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3 Responses to “Reality Check: Does Apple Really Want to Conquer the Living Room?”

  1. Dana Sutton says:

    Looked at as an entertainment device, the Apple TV box leaves a lot to be desired. It certainly doesn’t seem to replace a TiVo or similar DVR box, and it can’t be said to be a video equivalent of the iPod until if and when Apple makes available a viable scheme for marketing downloadible movies at reasonable prices, supported by a large library of choices. But the Apple TV has another possible use which might be Apple’s actual strategy: the Mac provides an excellent platform for editing video, and this new box is a fine tool for porting your work to a TV so you can view your work-in-progress or finished product on a large screen. The price of HDTV cameras is coming down and approaching the point they can be classified as consumer products, so that even home consumers will be able to benefit from sophisticated editing gear. For such users, the Apple TV will be an important piece of equipment. Maybe this is what Apple has in mind (this would be another step in a long-range strategy that began when Apple took such an early lead in marketing cinema-proportioned monitors).

  2. rwahrens says:

    Apple took an early lead in “cinema-proportioned monitors”, because the high end graphics houses that creates the content for TV and movies that plays on those higher end TVs and movie screens needed a monitor that would allow them to make that content on a monitor that would display that content properly. Since that market is Apple’s bread and butter, that was the logical direction to go.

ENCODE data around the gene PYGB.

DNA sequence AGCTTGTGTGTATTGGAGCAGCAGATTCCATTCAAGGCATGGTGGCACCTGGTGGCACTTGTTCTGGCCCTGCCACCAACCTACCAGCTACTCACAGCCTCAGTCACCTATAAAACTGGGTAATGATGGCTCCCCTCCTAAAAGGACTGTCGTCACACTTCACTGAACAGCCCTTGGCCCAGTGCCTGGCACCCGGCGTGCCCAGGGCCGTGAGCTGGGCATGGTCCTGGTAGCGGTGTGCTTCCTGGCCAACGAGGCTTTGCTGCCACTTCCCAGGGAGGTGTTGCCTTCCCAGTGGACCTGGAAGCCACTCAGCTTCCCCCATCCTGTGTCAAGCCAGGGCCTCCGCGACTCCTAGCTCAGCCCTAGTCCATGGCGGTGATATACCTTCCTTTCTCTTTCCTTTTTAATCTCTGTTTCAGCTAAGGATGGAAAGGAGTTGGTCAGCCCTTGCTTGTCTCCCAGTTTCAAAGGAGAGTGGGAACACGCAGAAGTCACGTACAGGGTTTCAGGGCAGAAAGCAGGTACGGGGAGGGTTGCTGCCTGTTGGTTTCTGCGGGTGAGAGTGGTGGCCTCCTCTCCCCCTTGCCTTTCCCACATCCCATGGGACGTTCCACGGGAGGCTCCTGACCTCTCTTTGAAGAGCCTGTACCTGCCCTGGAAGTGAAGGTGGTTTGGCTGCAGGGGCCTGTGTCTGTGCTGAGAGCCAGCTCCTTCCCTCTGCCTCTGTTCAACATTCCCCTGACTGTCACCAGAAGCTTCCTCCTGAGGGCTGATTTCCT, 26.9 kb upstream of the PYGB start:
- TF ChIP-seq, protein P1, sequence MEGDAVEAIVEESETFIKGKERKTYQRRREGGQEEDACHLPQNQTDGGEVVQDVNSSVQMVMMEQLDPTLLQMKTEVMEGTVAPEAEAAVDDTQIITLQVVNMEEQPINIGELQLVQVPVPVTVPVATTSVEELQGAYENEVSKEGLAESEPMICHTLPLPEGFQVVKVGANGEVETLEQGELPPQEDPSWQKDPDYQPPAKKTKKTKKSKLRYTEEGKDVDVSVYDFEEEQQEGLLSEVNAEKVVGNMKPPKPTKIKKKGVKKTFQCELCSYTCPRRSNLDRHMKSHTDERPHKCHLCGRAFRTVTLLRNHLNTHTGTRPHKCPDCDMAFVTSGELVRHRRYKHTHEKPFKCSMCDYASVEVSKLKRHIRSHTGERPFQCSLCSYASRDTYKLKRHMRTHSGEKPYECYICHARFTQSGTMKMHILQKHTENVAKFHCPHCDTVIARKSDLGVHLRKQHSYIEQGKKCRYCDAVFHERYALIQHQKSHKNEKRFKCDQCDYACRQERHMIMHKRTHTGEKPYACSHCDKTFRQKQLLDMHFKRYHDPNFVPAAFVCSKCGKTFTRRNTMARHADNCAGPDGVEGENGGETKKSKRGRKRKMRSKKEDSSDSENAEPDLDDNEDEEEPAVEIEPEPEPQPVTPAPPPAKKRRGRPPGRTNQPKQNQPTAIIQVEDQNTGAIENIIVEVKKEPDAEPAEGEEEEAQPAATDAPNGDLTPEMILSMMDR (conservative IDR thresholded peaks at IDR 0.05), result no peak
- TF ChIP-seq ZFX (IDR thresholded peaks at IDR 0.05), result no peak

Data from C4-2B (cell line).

The AppleTV is not a DVR. It is not a TiVo. Apple executives have noted that repeatedly. It is not intended to replace a DVD player; your Mac can do that if you so wish, when connected to the AppleTV.

    It is intended to allow you to stream your content from your Mac to your TV, or stream some content from iTunes directly to the TV using your Mac as a conduit. content that can be pictures, movies, music videos, home movies, Keynote presentations, etc. Its HD is for caching streamed content or temporarily storing content for playing later. It is not meant to record broadcast media. It also, I am sure, contains the version of OS X that will run the box.